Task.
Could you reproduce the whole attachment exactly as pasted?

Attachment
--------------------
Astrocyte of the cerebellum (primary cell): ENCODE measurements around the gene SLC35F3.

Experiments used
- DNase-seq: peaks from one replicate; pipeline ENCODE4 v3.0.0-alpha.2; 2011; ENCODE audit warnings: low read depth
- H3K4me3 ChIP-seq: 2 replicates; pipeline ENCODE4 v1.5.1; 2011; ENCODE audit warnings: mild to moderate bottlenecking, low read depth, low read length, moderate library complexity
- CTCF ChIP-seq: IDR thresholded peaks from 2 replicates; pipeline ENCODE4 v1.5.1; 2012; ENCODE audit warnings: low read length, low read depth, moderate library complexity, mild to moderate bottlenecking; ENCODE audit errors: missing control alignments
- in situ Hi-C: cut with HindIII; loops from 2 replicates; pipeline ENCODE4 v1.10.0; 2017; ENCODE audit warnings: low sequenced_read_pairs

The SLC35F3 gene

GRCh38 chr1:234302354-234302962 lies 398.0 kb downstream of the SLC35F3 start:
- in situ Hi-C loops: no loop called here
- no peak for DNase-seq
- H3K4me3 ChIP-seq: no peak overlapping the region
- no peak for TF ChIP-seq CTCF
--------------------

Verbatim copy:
Astrocyte of the cerebellum (primary cell): ENCODE measurements around the gene SLC35F3.

Experiments used
- DNase-seq: peaks from one replicate; pipeline ENCODE4 v3.0.0-alpha.2; 2011; ENCODE audit warnings: low read depth
- H3K4me3 ChIP-seq: 2 replicates; pipeline ENCODE4 v1.5.1; 2011; ENCODE audit warnings: mild to moderate bottlenecking, low read depth, low read length, moderate library complexity
- CTCF ChIP-seq: IDR thresholded peaks from 2 replicates; pipeline ENCODE4 v1.5.1; 2012; ENCODE audit warnings: low read length, low read depth, moderate library complexity, mild to moderate bottlenecking; ENCODE audit errors: missing control alignments
- in situ Hi-C: cut with HindIII; loops from 2 replicates; pipeline ENCODE4 v1.10.0; 2017; ENCODE audit warnings: low sequenced_read_pairs

The SLC35F3 gene

GRCh38 chr1:234302354-234302962 lies 398.0 kb downstream of the SLC35F3 start:
- in situ Hi-C loops: no loop called here
- no peak for DNase-seq
- H3K4me3 ChIP-seq: no peak overlapping the region
- no peak for TF ChIP-seq CTCF